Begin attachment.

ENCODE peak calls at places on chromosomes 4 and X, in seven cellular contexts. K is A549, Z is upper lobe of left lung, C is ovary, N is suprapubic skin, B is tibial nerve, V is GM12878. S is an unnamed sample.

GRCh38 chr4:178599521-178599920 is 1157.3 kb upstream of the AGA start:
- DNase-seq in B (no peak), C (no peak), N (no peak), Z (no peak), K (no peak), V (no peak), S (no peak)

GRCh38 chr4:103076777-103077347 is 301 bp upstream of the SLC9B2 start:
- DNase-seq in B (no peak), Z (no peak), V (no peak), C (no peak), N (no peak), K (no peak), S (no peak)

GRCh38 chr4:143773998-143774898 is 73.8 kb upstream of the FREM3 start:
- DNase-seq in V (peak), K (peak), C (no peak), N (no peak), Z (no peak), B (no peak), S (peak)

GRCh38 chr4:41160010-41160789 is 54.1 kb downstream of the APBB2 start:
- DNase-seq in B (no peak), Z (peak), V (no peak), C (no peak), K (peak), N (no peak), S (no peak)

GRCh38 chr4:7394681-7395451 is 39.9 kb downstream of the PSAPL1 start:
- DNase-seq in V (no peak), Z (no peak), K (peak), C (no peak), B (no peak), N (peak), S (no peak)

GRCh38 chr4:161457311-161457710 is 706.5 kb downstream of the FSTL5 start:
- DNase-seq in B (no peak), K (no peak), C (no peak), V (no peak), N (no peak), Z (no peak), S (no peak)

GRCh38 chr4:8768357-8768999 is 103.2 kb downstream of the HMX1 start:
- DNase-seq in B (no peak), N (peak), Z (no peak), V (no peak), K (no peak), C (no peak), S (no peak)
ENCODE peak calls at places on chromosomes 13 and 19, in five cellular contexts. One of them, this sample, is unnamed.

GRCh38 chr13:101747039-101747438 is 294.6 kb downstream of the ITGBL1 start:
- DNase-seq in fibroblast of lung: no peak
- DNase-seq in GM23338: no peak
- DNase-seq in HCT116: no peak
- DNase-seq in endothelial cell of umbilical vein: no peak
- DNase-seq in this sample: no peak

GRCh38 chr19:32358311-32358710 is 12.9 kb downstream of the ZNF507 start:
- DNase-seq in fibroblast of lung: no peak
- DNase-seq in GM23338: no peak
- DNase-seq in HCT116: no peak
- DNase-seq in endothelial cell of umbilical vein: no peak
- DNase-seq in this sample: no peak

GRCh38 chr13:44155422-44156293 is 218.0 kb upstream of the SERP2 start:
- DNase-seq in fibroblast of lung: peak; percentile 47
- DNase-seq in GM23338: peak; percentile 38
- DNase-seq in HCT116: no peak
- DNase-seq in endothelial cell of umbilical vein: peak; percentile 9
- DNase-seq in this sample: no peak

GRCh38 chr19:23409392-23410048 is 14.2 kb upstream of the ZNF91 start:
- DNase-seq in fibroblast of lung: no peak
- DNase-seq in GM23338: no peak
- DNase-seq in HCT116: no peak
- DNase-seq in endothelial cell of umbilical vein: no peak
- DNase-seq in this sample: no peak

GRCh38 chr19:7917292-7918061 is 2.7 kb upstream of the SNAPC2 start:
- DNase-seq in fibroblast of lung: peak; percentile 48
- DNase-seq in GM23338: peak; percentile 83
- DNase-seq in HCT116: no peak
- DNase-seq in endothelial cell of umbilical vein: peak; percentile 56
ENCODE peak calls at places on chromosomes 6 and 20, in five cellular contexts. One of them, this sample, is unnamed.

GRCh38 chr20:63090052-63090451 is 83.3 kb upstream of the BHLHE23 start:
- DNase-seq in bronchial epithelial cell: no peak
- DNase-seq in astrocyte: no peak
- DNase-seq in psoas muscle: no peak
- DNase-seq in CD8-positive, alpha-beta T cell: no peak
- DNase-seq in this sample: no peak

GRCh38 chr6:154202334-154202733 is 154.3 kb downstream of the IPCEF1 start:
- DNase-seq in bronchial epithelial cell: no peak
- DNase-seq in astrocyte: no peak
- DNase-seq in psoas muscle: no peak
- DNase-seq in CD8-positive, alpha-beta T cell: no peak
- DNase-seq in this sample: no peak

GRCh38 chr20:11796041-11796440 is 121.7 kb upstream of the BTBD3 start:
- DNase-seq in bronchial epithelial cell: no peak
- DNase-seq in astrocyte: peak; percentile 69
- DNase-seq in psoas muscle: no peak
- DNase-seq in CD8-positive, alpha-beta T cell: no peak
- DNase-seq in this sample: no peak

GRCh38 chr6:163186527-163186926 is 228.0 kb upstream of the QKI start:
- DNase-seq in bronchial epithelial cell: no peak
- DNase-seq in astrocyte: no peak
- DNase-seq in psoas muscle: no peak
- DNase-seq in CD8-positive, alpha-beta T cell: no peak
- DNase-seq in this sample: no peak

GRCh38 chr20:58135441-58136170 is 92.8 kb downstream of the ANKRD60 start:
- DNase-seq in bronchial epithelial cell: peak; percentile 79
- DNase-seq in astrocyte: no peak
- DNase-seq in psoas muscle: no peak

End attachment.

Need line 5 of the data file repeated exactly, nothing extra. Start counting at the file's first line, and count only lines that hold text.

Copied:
- DNase-seq in B (no peak), Z (no peak), V (no peak), C (no peak), N (no peak), K (no peak), S (no peak)